‘Anathema’ is one of those words I’m convinced is pronounced differently than it is. Both uh-NATH-uh-muh and ANNA-theme-uh sound equally nice to me, to the point that I’m never entirely certain which is which. Thankfully, it’s not a word I use in conversation much.
The concept is something I think about, though. When I was a kid, I used to think I was cursed (and since we played around at witchcraft, the idea made far too much sense to me). If enough bad things happened to me, a curse was the most logical explanation. It was too much to ask of a nine- and ten-year-old Melissa to conceive of a world that is randomly cruel, so magic and curses made more sense.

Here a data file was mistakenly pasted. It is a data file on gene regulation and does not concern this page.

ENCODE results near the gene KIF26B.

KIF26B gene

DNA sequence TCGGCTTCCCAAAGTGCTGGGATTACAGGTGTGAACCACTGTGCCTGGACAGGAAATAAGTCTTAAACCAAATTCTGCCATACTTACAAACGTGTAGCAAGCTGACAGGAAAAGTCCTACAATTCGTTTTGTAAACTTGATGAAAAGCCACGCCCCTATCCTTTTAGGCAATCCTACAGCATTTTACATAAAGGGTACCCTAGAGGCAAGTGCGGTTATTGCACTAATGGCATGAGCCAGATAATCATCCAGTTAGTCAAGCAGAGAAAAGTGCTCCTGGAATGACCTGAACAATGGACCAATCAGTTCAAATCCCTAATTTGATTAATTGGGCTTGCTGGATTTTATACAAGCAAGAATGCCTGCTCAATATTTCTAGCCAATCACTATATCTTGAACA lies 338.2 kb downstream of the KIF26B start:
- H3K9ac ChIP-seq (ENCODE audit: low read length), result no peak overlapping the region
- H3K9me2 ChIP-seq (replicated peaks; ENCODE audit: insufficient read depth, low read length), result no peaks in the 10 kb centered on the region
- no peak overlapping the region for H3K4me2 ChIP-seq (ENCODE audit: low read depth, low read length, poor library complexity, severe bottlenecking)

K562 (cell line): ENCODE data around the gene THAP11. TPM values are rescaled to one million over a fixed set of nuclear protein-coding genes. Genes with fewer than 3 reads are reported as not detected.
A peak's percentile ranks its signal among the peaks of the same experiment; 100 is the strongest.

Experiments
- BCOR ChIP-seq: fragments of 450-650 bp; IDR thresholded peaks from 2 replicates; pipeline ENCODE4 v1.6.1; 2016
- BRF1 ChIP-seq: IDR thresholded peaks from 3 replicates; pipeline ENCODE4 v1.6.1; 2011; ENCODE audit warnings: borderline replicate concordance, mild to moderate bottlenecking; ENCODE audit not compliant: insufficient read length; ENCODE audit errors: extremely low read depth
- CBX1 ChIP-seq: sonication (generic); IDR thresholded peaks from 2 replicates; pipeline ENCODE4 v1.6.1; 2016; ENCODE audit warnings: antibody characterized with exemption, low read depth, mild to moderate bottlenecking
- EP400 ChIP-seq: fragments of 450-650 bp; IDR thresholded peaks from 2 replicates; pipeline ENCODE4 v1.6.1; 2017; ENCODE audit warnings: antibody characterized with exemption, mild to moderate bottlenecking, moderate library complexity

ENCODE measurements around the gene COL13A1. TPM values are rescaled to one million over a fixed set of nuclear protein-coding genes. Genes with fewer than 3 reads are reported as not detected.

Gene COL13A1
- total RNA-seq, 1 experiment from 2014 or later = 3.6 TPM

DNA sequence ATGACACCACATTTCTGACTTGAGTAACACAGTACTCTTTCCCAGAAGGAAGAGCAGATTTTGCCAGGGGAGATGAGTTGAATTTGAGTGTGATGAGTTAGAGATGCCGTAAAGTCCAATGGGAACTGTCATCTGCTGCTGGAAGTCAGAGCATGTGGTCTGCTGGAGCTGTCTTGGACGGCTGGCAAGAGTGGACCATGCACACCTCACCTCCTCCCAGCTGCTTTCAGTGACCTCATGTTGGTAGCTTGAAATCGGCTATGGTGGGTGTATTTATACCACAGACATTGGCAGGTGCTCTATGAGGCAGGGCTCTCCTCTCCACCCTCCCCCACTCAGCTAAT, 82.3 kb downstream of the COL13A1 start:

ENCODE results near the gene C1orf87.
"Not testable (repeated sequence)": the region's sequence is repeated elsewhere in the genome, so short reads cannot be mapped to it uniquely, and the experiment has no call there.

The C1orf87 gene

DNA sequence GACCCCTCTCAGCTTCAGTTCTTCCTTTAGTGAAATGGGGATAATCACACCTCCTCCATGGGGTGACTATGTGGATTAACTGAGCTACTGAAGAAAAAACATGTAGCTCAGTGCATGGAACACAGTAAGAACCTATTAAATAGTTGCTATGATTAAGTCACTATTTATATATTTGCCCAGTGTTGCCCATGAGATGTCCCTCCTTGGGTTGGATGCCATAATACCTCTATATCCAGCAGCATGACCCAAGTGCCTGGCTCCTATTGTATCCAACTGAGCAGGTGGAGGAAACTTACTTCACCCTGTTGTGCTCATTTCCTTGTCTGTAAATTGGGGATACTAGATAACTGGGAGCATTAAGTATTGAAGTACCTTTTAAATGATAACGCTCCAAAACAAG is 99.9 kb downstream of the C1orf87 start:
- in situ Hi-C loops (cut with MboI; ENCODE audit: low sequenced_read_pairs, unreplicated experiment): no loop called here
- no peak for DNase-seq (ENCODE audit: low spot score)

I’m not cursed. I don’t think I am. Strange things tend to happen to me, but they’re not all bad. Not a curse, just life.
Anyway, here’s a drabble.
(n.) From Greek ἀνατίθημι, for “I set upon, offer as a votive gift”
An accursed thing; someone who has been excommunicated.
Ellie has long known that the elders of her congregation are full of shit. She knows because the god they reference with such fiery passion whispers in her ear each night, his tongue long and forked as a snake’s. And when she tells them without mercy that the god they claim to love so much thinks they’re a bunch of shit-eating, swamp-scented charlatans, they drag her out by her bony wrists. It is a curse to have a god’s words in your ears, she thinks, but not such a curse as listening to the words of a liar.